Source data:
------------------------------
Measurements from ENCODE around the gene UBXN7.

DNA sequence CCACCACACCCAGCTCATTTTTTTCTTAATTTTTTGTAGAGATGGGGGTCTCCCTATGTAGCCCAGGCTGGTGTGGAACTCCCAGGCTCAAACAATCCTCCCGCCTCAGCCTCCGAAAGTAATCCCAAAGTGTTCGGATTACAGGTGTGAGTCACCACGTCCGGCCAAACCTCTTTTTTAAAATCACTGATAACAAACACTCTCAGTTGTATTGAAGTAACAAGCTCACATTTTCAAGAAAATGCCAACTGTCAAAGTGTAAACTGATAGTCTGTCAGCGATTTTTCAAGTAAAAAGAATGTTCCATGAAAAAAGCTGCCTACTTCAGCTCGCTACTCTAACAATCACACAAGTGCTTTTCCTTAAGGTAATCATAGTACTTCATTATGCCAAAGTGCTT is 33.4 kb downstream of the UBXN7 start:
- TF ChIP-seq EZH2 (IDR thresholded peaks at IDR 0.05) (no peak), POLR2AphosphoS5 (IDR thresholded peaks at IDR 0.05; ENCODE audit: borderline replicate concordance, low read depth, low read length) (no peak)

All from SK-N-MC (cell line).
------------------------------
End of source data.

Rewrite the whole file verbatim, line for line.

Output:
Measurements from ENCODE around the gene UBXN7.

DNA sequence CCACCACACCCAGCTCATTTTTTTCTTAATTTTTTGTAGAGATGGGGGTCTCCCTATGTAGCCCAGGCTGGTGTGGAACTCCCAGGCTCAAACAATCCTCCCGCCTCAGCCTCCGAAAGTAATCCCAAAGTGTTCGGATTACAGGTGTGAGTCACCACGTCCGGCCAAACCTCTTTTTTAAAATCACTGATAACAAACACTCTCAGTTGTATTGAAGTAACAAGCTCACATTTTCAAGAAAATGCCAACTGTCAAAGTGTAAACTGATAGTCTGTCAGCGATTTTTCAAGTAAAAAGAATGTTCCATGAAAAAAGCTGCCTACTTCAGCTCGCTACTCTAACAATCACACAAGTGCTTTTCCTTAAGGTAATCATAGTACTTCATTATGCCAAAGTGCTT is 33.4 kb downstream of the UBXN7 start:
- TF ChIP-seq EZH2 (IDR thresholded peaks at IDR 0.05) (no peak), POLR2AphosphoS5 (IDR thresholded peaks at IDR 0.05; ENCODE audit: borderline replicate concordance, low read depth, low read length) (no peak)

All from SK-N-MC (cell line).